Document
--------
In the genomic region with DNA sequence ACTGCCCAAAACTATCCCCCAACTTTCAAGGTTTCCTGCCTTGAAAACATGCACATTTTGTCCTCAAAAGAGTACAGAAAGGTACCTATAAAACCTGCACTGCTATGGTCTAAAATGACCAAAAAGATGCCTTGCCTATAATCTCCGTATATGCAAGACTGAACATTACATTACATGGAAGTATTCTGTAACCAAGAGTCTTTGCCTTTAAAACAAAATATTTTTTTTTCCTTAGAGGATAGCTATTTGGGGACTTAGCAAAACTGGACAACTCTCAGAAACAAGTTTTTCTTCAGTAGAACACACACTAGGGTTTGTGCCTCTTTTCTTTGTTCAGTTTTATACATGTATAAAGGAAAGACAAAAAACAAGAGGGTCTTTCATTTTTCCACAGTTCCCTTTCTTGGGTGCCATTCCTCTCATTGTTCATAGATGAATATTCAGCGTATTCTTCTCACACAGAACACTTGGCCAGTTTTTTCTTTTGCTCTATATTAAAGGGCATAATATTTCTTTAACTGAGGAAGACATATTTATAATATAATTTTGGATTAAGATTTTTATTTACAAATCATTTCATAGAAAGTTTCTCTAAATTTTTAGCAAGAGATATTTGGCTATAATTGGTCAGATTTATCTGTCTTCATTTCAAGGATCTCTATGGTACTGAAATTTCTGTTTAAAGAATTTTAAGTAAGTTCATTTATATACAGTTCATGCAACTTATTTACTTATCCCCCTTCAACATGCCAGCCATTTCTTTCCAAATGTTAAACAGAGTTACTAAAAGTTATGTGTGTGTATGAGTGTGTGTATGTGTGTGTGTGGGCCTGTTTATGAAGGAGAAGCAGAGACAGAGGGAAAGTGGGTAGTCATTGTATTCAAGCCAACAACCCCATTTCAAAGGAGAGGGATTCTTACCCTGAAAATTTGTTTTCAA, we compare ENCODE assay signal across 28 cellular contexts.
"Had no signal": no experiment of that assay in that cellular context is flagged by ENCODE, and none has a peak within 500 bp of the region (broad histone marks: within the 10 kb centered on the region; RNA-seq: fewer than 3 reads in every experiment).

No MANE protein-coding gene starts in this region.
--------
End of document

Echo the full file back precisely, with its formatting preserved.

In the genomic region with DNA sequence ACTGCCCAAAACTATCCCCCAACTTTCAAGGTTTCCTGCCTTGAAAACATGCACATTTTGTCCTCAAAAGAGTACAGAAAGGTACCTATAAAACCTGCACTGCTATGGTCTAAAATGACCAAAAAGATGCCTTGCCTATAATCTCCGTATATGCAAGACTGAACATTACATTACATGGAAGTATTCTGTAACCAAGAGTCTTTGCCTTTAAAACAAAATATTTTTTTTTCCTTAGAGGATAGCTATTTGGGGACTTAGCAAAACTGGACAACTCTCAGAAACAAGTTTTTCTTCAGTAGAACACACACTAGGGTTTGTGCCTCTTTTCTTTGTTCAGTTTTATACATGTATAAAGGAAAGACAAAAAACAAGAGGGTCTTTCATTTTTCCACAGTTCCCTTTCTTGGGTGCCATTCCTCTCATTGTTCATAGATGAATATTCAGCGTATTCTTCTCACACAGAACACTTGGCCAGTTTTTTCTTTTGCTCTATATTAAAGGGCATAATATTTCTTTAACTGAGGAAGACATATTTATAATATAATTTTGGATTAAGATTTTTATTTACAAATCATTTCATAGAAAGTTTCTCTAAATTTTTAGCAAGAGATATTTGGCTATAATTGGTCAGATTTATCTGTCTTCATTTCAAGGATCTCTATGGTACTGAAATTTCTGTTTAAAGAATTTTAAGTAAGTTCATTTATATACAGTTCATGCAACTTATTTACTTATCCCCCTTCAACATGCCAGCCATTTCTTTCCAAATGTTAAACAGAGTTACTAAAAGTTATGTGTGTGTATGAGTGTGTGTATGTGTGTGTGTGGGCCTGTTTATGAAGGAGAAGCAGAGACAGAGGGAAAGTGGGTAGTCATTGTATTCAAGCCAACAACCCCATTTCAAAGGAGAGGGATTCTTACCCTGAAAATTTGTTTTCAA, we compare ENCODE assay signal across 28 cellular contexts.
"Had no signal": no experiment of that assay in that cellular context is flagged by ENCODE, and none has a peak within 500 bp of the region (broad histone marks: within the 10 kb centered on the region; RNA-seq: fewer than 3 reads in every experiment).

No MANE protein-coding gene starts in this region.